Feedback: What do you think the low bar will be in an upcoming era of Moore's Law Software? What do you think of the Meta-FizzBuzz problem? Feel free to post your own solution (or outline of a path that you'd take towards a solution) in the comments. Comments are also encouraged about OMeta#'s current syntax in general.


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14 comments:

zack said...

Definitely an interesting problem. I can see this sending some candidates running screaming from the interview, but I guess if that happens you don't really want them anyhow :-)

Jeff Moser said...

zack: I don't think I'd be mean enough to actually ask the Meta-FizzBuzz problem in an interview... yet :)

The current state of language-oriented thinking is seems a bit too niche right now for people to take it seriously.

However, I keep coming back to the thoughts that Alan Kay said to the effect of "if you really understand something, you should be able to craft a language for it" going off the Plato idea of being able to "divid[e a problem] at the joints, as nature directs, not breaking any limb in half as a bad carver might"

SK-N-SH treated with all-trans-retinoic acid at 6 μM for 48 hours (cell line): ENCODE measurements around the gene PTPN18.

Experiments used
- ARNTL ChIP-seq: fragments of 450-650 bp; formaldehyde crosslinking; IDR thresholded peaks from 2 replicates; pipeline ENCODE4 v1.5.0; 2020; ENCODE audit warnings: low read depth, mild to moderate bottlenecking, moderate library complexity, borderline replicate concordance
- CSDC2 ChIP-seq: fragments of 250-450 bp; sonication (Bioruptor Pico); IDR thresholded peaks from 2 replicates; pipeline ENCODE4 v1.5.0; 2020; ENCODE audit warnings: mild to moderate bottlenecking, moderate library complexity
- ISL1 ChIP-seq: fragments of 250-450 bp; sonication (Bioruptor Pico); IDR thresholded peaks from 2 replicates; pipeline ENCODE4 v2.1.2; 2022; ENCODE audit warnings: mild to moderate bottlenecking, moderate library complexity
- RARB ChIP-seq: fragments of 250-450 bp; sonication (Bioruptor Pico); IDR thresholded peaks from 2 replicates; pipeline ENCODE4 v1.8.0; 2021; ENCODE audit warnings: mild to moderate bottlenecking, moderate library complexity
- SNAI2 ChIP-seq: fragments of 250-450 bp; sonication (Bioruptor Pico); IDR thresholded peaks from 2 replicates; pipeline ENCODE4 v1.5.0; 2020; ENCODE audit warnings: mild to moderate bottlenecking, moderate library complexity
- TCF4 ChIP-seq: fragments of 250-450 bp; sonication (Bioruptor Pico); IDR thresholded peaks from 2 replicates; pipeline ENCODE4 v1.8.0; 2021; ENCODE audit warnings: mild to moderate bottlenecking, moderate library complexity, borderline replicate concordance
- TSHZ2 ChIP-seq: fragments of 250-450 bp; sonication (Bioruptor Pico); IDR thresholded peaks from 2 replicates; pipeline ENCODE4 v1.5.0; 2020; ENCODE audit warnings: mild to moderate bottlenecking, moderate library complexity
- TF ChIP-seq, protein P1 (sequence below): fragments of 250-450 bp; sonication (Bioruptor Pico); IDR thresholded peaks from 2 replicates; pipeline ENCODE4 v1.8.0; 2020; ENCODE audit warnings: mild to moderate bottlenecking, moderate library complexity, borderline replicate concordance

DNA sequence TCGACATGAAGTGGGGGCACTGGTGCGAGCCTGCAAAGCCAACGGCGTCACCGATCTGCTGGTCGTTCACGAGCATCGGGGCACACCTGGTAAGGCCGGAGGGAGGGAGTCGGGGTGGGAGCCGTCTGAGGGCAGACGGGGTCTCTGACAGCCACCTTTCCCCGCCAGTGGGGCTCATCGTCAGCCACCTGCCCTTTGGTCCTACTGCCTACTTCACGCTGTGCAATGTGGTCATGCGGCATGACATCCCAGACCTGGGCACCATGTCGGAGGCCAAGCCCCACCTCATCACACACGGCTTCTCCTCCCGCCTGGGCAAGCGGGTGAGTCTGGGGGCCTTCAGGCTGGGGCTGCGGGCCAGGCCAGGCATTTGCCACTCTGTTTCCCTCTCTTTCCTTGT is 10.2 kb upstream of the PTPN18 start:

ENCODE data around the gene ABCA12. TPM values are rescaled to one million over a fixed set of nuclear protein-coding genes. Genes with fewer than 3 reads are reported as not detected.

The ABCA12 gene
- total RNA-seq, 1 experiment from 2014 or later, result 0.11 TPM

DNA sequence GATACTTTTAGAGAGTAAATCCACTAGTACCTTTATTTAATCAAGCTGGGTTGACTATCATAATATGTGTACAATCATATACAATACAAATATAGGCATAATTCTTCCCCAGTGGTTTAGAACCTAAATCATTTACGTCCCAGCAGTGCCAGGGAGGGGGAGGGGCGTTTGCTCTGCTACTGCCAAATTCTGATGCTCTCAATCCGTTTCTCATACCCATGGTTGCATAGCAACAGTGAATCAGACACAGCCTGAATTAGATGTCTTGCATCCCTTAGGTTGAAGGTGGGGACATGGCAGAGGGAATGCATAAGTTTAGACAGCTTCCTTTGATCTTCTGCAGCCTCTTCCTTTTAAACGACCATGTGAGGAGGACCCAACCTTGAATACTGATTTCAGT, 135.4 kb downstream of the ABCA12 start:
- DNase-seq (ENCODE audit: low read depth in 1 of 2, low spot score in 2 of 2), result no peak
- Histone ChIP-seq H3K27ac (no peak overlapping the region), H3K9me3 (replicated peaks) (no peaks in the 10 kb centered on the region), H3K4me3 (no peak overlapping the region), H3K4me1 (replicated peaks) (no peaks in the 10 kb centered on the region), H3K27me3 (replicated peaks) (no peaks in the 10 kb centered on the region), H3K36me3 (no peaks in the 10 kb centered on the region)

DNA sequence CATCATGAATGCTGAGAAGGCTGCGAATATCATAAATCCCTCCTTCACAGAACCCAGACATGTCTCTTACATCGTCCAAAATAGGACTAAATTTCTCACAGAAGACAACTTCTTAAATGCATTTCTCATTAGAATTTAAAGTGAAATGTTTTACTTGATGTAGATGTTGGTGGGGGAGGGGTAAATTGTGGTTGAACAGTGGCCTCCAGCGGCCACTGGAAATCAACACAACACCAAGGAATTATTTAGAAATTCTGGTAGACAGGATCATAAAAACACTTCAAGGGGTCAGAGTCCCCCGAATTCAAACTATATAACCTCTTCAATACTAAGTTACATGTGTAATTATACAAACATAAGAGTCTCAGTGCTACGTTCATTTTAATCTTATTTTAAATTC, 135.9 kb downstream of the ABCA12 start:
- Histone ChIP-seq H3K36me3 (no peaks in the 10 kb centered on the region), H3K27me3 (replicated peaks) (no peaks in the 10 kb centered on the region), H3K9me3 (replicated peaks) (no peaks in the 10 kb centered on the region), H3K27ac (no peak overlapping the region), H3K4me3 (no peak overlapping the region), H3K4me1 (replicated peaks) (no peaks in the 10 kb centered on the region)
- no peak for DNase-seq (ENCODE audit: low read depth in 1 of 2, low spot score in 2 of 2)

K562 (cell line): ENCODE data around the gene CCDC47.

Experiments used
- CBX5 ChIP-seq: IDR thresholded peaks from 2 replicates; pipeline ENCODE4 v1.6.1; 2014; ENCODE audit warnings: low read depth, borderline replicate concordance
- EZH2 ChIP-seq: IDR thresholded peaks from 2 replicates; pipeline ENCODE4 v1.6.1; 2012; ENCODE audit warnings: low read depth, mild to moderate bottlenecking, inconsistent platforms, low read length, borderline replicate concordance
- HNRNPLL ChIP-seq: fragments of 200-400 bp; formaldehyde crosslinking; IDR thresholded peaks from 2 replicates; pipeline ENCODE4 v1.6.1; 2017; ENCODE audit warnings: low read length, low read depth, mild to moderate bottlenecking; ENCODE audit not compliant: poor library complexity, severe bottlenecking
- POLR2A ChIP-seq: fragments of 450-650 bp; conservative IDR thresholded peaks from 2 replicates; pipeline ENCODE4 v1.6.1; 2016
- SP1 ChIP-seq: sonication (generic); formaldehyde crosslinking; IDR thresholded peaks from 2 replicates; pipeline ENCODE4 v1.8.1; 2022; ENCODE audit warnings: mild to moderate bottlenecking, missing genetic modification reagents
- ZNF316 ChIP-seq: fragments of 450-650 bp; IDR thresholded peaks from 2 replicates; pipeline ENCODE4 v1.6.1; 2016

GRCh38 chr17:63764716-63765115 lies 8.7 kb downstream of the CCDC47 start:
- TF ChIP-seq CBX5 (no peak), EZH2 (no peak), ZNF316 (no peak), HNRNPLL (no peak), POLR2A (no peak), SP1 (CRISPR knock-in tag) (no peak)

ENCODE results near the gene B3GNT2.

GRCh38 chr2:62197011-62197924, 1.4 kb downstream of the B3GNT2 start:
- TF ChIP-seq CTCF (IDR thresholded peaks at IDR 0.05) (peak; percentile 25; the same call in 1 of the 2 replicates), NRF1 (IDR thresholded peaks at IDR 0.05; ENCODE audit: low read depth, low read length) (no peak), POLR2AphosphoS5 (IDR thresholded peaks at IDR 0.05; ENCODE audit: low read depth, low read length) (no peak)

It just seems that a Moore's Law increase in software expressiveness is going to spread the notion that languages are cheap and can be crafted to ideally suit whatever business or inquisitive problem you want to solve.

MaysonicWrites said...

The Lisp Way - on steroids.

Jeff Moser said...

maysonicwrites:

I thought about doing a Meta-Lisp, but it's already been done in OMeta, so I went with Meta-FizzBuzz instead.

As it turned out, Meta-FizzBuzz turned out to be Pascal-ish. The fact that I have statements and global variables makes it a very imperative language. However, these were just arbitrary decisions, you could have gone with a functional approach instead.

Alexey said...

One thing that I really don't like about the current incarnation of OMeta# is the constant struggle with the static type system. Wouldn't

int Number = Number:int n Digit:int d -> { n * 10 + d }

or something like that fit .NET better than

Number = Number:n Digit:d -> { n.As<int>() * 10 + d.As<int>() }

?

Jeff Moser said...

alexey: Thanks for taking the time to leave a comment!

The latest commit of OMeta# is much closer to what you're talking about because of the notion of being able to specify a default type as well as specifying the type at point of variable declaration.